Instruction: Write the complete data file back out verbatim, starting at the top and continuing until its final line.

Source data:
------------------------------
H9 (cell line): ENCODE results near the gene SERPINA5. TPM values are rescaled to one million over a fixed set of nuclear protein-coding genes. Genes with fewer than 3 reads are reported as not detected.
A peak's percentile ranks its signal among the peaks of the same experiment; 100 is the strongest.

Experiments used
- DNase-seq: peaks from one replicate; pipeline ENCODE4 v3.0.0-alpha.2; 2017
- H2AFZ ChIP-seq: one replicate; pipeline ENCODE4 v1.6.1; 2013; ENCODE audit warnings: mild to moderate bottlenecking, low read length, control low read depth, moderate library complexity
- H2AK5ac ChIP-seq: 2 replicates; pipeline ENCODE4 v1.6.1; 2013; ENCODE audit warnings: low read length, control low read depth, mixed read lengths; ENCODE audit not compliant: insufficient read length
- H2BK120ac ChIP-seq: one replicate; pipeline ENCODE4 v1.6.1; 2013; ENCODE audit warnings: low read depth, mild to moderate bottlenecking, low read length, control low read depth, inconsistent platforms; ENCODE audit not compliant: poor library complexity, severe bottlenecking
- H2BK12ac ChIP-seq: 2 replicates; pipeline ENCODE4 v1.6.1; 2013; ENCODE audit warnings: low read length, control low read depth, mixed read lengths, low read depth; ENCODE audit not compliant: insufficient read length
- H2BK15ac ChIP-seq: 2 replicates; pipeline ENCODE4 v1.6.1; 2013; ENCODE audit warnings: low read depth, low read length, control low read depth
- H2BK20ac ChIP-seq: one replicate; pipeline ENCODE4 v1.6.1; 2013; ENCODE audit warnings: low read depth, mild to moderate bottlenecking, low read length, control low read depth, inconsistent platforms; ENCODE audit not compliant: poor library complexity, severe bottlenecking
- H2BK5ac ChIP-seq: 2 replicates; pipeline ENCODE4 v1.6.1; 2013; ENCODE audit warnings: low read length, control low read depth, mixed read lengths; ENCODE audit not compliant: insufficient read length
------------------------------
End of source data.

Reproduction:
H9 (cell line): ENCODE results near the gene SERPINA5. TPM values are rescaled to one million over a fixed set of nuclear protein-coding genes. Genes with fewer than 3 reads are reported as not detected.
A peak's percentile ranks its signal among the peaks of the same experiment; 100 is the strongest.

Experiments used
- DNase-seq: peaks from one replicate; pipeline ENCODE4 v3.0.0-alpha.2; 2017
- H2AFZ ChIP-seq: one replicate; pipeline ENCODE4 v1.6.1; 2013; ENCODE audit warnings: mild to moderate bottlenecking, low read length, control low read depth, moderate library complexity
- H2AK5ac ChIP-seq: 2 replicates; pipeline ENCODE4 v1.6.1; 2013; ENCODE audit warnings: low read length, control low read depth, mixed read lengths; ENCODE audit not compliant: insufficient read length
- H2BK120ac ChIP-seq: one replicate; pipeline ENCODE4 v1.6.1; 2013; ENCODE audit warnings: low read depth, mild to moderate bottlenecking, low read length, control low read depth, inconsistent platforms; ENCODE audit not compliant: poor library complexity, severe bottlenecking
- H2BK12ac ChIP-seq: 2 replicates; pipeline ENCODE4 v1.6.1; 2013; ENCODE audit warnings: low read length, control low read depth, mixed read lengths, low read depth; ENCODE audit not compliant: insufficient read length
- H2BK15ac ChIP-seq: 2 replicates; pipeline ENCODE4 v1.6.1; 2013; ENCODE audit warnings: low read depth, low read length, control low read depth
- H2BK20ac ChIP-seq: one replicate; pipeline ENCODE4 v1.6.1; 2013; ENCODE audit warnings: low read depth, mild to moderate bottlenecking, low read length, control low read depth, inconsistent platforms; ENCODE audit not compliant: poor library complexity, severe bottlenecking
- H2BK5ac ChIP-seq: 2 replicates; pipeline ENCODE4 v1.6.1; 2013; ENCODE audit warnings: low read length, control low read depth, mixed read lengths; ENCODE audit not compliant: insufficient read length